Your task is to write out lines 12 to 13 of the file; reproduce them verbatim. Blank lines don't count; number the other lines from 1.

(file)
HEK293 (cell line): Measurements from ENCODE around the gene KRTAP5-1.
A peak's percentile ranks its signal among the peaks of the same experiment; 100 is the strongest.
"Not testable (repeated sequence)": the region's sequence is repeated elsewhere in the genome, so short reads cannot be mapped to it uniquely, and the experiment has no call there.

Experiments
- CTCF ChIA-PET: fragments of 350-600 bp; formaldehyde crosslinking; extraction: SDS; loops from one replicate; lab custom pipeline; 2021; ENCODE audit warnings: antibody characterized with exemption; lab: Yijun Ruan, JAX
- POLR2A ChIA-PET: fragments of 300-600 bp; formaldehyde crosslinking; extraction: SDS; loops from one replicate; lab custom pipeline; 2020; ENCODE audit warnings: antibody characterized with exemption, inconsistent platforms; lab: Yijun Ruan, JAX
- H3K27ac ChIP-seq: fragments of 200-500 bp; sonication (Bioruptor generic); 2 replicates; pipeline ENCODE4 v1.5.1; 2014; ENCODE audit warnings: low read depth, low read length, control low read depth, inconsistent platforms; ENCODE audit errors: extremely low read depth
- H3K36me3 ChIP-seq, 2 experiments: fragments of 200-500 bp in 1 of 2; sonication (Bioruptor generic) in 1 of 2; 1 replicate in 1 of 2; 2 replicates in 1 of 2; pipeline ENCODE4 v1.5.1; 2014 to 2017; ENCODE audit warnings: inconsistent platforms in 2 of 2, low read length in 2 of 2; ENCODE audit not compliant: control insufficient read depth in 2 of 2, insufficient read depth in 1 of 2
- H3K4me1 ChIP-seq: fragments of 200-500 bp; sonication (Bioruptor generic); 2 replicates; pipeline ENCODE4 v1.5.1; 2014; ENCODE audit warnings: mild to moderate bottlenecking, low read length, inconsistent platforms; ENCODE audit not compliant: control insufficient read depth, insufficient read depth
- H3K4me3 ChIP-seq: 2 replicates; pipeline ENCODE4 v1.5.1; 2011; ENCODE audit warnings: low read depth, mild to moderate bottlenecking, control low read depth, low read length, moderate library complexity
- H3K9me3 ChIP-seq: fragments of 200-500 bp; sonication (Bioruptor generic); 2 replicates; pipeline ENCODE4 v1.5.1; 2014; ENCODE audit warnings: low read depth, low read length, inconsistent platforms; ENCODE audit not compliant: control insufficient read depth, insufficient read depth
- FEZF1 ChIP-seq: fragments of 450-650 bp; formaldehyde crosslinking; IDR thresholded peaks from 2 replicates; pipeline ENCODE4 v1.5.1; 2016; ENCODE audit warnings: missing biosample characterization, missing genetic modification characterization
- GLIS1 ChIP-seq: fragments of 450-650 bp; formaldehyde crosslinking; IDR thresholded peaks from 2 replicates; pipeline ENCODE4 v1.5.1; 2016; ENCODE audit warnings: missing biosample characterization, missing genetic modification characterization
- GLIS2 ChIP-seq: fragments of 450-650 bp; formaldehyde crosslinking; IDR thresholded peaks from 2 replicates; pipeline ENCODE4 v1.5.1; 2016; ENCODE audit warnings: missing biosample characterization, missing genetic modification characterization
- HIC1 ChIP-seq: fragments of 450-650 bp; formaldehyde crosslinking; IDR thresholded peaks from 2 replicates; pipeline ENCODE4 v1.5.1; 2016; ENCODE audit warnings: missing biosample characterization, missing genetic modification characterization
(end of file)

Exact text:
- FEZF1 ChIP-seq: fragments of 450-650 bp; formaldehyde crosslinking; IDR thresholded peaks from 2 replicates; pipeline ENCODE4 v1.5.1; 2016; ENCODE audit warnings: missing biosample characterization, missing genetic modification characterization
- GLIS1 ChIP-seq: fragments of 450-650 bp; formaldehyde crosslinking; IDR thresholded peaks from 2 replicates; pipeline ENCODE4 v1.5.1; 2016; ENCODE audit warnings: missing biosample characterization, missing genetic modification characterization